Pursuant to paragraph 4(a)(i) of the Policy, the Complainant must prove that the disputed domain name is identical or confusingly similar to a trademark or service mark in which the Complainant has rights. In line with such provision, the Complainant must prove that it enjoys the trademark right, and that the disputed domain name is identical with or confusingly similar to its trademark or service mark.
It is established that the specific top level of a domain name such as “.com”, “.org” or “.net” does not affect the domain name for the purpose of determining whether it is identical or confusingly similar (InfoSpace.com, Inc. v. Tenenbaum Ofer, WIPO Case No. D2000-0075; Rollerblade, Inc. v. Chris McCrady, WIPO Case No. D2000-0429).
It is clear on the given evidence that the Complainant has a longstanding use of its name BACCARAT and that it has registered trademarks that incorporate this name in many parts of the world, including Japan where the Respondent resides.
The disputed domain name differs from the Complainant’s name and mark only by the addition of a hyphen and the generic word “shop”. This mere combination of the word “shop” and the BACCARAT trademark does not provide the disputed domain name with self-distinctiveness.
Therefore, the Panel is satisfied that the disputed domain name is confusingly similar to the Complainant’s name and mark and the Complainant has satisfied the requirement of paragraph 4(a)(i) of the Policy.
B. Rights or Legitimate Interests
Paragraph 4(c) of the Policy gives a non-exhaustive list of circumstances that may be brought forward by the Respondent in order to demonstrate its rights or legitimate interests. Such circumstances include:
- (demonstrable preparations to) use the domain name in connection with a bona fide offering of goods or services prior to the dispute;
- an indication that the registrant has been commonly known by the domain name even if it has acquired no trademark rights; or
- legitimate non-commercial or fair use of the domain name without intent to divert consumers or to tarnish the trademark.
The Complainant has no relationship with the Respondent and has not authorized the Respondent to use the disputed domain name <baccarat-shop.net>.
The Complainant asserts that the Respondent is not currently and has never been known under the single name “Baccarat”, or its combination with the word “shop”. The Respondent is not making a legitimate noncommercial or fair use of the disputed domain name without intent for commercial gain to misleadingly divert customers. No evidence suggests the Respondent’s use of, or demonstrable preparation to use, the disputed domain name or a name corresponding to the disputed domain name in connection with a bona fide offering of goods or services. The Respondent appears to be offering Complainant’s goods and other competing goods on the website associated with the disputed domain name. This can not be considered to be bona fide (see Oki Data Americas, Inc. v. ASD, Inc., WIPO Case No. D2001-0903).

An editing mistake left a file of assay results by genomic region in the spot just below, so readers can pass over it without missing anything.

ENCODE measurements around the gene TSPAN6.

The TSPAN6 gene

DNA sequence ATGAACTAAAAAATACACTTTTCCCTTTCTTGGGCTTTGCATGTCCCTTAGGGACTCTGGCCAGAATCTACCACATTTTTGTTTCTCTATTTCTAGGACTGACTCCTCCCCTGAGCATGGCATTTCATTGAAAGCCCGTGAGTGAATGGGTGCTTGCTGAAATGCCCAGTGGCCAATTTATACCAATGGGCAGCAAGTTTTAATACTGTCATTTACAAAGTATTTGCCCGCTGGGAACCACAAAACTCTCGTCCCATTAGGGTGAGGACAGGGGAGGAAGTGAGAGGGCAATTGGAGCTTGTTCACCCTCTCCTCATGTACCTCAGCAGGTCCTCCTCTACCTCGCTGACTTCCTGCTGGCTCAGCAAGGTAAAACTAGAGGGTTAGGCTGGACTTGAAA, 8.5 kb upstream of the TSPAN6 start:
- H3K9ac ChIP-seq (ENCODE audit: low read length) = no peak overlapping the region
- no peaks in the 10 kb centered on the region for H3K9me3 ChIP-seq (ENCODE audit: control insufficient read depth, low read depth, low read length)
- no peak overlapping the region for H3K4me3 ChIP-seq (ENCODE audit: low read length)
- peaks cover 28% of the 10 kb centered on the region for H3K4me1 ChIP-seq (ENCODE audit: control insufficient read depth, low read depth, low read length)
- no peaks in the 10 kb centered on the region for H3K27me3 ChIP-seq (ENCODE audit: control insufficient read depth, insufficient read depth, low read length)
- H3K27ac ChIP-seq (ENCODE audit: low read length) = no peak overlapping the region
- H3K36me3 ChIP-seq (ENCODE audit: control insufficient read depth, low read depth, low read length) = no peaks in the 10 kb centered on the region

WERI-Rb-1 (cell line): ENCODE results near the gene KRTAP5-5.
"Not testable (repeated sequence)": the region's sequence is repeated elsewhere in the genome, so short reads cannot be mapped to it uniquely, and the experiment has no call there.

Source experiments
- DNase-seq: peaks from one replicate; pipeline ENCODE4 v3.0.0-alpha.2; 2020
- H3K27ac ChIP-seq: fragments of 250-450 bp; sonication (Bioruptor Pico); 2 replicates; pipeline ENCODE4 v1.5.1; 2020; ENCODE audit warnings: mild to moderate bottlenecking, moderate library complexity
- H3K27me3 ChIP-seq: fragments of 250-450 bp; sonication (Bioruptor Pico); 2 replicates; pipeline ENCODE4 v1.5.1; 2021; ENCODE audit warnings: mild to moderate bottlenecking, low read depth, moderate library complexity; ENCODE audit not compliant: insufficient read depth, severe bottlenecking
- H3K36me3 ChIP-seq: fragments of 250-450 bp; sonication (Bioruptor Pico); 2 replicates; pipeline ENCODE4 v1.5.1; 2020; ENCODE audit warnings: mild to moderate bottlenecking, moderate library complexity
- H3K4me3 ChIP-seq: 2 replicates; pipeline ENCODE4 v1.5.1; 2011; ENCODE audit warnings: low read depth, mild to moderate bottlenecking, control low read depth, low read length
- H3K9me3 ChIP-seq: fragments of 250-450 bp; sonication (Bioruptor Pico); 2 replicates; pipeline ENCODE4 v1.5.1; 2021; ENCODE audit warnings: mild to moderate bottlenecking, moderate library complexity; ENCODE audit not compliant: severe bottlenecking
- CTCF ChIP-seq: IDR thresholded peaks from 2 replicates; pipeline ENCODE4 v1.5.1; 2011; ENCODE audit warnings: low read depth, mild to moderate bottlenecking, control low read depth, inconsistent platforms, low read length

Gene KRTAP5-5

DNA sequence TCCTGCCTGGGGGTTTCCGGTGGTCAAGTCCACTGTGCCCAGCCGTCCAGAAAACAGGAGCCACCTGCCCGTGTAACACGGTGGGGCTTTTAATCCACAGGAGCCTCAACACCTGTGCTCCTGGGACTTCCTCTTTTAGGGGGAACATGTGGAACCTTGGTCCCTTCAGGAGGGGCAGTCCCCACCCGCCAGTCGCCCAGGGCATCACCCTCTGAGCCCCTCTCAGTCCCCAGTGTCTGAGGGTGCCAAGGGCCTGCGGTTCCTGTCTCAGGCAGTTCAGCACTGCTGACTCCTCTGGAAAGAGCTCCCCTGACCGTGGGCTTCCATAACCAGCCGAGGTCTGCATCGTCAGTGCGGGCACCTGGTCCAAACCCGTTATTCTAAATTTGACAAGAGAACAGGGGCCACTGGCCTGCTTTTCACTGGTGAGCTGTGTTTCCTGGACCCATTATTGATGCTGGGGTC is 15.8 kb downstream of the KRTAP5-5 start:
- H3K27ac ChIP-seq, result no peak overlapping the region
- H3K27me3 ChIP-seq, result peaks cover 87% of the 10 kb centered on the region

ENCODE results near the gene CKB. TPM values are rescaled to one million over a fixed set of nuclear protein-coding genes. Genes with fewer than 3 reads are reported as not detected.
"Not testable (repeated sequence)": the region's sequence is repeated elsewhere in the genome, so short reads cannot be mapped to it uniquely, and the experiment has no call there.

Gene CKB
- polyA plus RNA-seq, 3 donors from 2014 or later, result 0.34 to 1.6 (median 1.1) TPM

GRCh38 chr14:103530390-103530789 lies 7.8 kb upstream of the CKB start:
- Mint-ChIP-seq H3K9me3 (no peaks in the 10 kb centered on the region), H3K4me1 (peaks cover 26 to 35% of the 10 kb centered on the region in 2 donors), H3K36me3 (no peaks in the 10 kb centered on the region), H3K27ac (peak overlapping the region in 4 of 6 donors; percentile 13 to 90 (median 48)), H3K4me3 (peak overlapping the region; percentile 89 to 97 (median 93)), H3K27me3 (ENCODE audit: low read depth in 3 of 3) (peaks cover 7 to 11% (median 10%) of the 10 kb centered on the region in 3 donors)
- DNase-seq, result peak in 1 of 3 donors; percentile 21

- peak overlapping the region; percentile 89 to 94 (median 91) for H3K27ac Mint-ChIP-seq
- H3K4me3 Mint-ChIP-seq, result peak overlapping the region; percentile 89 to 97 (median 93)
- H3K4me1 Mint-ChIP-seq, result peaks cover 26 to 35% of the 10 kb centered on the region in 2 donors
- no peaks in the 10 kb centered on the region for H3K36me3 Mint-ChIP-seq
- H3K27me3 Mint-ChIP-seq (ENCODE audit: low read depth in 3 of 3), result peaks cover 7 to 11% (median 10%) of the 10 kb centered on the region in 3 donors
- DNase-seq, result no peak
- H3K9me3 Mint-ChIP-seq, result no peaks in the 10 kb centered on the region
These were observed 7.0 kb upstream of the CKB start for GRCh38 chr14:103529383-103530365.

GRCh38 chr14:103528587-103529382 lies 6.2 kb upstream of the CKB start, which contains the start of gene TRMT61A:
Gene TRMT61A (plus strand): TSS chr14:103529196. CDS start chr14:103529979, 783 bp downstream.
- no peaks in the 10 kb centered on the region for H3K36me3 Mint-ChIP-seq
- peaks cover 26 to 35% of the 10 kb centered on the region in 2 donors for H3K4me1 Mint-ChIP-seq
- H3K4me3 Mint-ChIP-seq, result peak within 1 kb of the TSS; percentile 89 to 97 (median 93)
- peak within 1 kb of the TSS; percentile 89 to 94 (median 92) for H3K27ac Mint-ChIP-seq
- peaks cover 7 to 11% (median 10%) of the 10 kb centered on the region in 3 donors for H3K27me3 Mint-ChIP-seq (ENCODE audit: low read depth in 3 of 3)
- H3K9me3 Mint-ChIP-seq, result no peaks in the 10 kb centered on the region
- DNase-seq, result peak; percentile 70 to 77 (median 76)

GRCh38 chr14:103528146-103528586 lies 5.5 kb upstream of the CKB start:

The Panel is satisfied that the Complainant has established prima facie evidence that the Respondent has no rights or legitimate interests in the disputed domain name under paragraph 4(c) of the Policy. According to the consistent line of UDRP decisions, in such case the burden shifts to the Respondent to rebut the evidence (see among others, Carolina Herrera, Ltd. v. Alberto Rincon Garcia, WIPO Case No. D2002-0806; International Hospitality Management - IHM S.p.A. v. Enrico Callegari Ecostudio, WIPO Case No. D2002 -0683).
It is noted that the Respondent failed to file a Response to prove its rights or legitimate interests in the disputed domain name under paragraph 4(a)(ii) of the Policy.
The Panel therefore finds that the Complainant has established on the balance of probabilities that the Respondent has no rights or legitimate interests in the disputed domain name.
C. Registered and Used in Bad Faith
The Panel acknowledges that the notoriety of the Complainant’s trademark in the range of crystal products is such that a “prima facie presumption is raised that the Respondent registered the [domain name] for the purpose of selling it to the Complainant or to a competitor of the Complainant or that it was intended to be used in some way to attract for commercial gain users to the website by creating a likelihood of confusion with the Complainant’s mark” (Arthur Guinness Son & Co. (Dublin) Ltd v. Steel Vertigogo, WIPO Case No. D2001-0020). Further, the Respondent’s usage of the disputed domain name to promote third and competing products (Complaint, Annex J) and the display of links on the webpage which redirect the users to websites offering to sell the Complainant’s and competing goods must be considered as unfair use, which disrupts the Complainant’s business and is evidence of bad faith registration and use pursuant to paragraph 4(b)(iii) of the Policy (Deceuninck NV v. William Vaughan, smtm investments ltd., WIPO Case No. D2007-1911). The Panel has little hesitation in finding that the disputed domain name was registered and is being used in bad faith.
Therefore, the Panel is satisfied that the Complainant has established bad faith as required by paragraph 4(a)(iii).
For all the foregoing reasons, in accordance with paragraphs 4(i) of the Policy and 15 of the Rules, the Panel orders that the disputed domain name <baccarat-shop.net> be transferred to the Complainant.
Dated: December 3, 2010